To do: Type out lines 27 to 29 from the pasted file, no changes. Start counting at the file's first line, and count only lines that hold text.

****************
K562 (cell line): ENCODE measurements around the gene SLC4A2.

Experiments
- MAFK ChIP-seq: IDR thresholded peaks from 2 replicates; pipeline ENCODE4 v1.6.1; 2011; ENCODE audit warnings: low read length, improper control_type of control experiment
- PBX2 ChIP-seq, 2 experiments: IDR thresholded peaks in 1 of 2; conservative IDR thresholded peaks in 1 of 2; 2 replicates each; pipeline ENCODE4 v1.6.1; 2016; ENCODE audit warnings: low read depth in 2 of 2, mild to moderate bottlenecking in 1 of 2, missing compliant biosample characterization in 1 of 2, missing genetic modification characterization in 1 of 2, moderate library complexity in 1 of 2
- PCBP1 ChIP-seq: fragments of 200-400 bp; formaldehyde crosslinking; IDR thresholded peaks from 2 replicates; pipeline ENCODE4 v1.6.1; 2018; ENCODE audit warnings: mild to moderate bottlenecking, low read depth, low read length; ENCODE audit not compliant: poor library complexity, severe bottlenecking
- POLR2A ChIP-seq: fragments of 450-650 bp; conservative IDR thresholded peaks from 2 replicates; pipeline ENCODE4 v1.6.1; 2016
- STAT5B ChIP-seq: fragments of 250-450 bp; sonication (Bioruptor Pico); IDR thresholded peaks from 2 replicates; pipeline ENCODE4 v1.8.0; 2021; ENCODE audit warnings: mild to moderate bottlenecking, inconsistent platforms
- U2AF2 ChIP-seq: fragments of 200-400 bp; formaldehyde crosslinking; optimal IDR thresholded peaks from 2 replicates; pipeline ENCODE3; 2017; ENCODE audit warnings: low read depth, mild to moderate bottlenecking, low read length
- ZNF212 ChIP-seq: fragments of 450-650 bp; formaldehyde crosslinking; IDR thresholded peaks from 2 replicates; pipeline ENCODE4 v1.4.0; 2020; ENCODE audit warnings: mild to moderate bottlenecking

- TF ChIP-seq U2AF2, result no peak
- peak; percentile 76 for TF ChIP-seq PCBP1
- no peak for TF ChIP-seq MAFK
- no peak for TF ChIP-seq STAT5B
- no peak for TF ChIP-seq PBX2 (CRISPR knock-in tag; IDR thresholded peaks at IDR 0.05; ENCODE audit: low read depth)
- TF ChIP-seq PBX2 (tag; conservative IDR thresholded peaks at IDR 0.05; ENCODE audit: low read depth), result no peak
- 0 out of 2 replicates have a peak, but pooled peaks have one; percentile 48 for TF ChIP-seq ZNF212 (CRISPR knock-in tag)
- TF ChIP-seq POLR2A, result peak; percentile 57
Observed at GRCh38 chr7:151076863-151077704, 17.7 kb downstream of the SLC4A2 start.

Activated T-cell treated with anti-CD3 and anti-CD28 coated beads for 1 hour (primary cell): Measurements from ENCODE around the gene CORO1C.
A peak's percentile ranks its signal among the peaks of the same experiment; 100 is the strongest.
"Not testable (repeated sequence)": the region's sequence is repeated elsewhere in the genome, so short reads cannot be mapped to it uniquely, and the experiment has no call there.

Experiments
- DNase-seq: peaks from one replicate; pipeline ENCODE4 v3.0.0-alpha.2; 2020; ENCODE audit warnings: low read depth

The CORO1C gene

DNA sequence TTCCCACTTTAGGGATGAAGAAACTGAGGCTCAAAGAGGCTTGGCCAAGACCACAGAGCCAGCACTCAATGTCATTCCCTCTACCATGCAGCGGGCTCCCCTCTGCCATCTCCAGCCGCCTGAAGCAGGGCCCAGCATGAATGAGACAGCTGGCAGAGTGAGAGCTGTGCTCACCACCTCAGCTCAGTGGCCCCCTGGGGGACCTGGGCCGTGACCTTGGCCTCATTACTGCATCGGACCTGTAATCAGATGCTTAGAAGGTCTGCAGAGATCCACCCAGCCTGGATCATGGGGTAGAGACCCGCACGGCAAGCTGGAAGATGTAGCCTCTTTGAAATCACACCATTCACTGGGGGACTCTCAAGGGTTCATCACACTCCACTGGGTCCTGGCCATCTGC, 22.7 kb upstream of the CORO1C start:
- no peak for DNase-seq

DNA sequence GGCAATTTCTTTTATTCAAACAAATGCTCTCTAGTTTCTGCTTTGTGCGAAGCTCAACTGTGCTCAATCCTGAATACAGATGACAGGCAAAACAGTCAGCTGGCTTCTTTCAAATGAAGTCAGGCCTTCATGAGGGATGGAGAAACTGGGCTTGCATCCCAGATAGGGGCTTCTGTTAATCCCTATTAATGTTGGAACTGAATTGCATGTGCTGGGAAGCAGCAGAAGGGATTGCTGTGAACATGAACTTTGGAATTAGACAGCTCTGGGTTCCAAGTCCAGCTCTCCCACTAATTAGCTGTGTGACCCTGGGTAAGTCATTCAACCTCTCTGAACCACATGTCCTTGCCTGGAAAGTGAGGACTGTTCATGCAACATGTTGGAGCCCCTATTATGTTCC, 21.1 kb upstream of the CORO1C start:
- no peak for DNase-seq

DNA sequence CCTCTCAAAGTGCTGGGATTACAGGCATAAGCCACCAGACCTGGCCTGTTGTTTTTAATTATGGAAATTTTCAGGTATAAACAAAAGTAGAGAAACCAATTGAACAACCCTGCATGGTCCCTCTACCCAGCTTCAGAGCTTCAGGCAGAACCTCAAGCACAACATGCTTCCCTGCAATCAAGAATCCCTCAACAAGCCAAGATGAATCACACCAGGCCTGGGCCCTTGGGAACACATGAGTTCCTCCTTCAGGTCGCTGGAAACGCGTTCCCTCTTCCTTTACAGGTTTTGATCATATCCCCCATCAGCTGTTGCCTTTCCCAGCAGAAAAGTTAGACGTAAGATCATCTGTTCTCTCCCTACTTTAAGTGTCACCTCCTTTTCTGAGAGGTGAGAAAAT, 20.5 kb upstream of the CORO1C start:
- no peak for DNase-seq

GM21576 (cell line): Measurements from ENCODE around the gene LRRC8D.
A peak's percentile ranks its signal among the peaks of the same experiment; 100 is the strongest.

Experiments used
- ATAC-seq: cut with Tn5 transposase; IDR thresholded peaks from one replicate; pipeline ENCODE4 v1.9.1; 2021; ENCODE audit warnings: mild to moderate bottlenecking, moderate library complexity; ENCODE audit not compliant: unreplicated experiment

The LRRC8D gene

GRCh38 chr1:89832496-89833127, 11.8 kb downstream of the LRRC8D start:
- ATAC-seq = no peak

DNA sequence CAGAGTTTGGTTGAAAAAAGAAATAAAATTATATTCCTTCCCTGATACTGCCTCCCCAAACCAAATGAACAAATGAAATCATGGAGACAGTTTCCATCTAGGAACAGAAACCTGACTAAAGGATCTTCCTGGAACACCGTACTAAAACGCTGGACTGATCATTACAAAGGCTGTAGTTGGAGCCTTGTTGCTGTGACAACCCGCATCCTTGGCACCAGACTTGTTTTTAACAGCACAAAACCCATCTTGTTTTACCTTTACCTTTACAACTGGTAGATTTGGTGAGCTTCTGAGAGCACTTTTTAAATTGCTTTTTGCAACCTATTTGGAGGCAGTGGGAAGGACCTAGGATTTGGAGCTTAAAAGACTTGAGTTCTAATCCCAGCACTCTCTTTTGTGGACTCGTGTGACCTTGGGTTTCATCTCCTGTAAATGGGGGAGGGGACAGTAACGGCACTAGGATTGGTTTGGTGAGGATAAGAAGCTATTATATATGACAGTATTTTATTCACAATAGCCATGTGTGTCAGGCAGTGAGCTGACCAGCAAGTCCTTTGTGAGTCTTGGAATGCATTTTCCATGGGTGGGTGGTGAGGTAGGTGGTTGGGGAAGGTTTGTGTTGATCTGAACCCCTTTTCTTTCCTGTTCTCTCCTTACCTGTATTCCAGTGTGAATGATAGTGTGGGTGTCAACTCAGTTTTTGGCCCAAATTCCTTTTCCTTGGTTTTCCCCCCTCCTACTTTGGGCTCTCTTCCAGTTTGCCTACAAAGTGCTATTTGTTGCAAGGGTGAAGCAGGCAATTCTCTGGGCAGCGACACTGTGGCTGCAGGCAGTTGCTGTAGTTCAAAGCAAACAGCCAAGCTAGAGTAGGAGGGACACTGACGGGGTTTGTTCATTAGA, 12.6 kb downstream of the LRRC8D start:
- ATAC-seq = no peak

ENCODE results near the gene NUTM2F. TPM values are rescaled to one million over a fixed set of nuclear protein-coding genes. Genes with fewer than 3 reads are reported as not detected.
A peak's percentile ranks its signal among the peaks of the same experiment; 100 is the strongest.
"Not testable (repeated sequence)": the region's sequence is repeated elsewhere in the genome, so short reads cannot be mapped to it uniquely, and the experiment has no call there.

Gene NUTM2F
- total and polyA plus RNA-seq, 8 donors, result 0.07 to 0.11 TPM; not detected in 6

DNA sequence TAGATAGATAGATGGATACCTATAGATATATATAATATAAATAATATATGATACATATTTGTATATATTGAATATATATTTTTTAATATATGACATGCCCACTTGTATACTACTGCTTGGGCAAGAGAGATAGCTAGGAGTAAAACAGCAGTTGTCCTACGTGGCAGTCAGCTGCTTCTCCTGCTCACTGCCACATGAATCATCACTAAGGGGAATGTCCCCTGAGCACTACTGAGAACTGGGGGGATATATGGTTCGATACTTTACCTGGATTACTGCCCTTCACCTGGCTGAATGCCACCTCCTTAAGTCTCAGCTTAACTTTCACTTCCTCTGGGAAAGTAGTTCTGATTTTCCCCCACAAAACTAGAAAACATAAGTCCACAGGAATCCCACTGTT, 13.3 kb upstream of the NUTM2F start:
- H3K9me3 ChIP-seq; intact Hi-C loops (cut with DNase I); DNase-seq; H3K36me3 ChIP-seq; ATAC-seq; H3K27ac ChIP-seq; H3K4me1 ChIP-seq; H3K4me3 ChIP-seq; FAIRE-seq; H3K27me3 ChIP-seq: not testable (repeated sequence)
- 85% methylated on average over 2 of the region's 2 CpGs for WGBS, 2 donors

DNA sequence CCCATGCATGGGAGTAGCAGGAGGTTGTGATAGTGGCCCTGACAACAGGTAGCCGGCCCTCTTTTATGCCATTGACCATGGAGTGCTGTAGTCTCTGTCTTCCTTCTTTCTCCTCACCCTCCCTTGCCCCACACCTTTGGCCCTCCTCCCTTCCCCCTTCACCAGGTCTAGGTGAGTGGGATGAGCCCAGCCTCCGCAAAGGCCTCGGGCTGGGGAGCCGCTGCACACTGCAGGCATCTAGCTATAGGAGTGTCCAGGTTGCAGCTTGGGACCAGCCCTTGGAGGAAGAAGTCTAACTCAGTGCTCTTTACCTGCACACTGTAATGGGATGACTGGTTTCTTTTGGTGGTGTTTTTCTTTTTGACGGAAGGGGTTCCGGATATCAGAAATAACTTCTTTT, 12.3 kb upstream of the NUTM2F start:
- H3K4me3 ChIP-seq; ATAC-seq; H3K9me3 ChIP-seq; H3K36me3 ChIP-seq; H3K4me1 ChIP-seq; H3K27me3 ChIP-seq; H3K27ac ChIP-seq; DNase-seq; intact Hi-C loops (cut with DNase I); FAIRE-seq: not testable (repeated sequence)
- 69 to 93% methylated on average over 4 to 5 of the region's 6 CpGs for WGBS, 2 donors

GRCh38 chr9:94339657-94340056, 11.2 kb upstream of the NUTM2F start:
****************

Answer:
DNA sequence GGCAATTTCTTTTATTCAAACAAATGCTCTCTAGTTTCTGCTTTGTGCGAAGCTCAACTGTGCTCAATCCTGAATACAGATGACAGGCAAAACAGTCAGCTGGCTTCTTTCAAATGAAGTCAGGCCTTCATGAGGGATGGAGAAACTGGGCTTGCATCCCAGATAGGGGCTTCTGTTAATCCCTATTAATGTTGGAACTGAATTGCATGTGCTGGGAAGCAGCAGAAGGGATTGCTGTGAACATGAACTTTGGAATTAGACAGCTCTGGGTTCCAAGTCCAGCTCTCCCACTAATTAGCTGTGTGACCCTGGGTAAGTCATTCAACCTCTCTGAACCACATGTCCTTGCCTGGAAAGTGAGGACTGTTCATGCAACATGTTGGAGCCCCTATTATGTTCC, 21.1 kb upstream of the CORO1C start:
- no peak for DNase-seq

DNA sequence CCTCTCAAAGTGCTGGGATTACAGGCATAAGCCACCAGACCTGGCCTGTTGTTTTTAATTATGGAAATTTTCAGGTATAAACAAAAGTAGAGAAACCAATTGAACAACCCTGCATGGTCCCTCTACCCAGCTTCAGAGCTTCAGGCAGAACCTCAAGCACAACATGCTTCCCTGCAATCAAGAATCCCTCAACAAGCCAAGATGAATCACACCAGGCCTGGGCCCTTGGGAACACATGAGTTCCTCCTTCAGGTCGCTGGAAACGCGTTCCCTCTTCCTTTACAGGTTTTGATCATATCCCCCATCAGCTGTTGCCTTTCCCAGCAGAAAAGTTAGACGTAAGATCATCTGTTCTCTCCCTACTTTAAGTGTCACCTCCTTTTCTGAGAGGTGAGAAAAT, 20.5 kb upstream of the CORO1C start: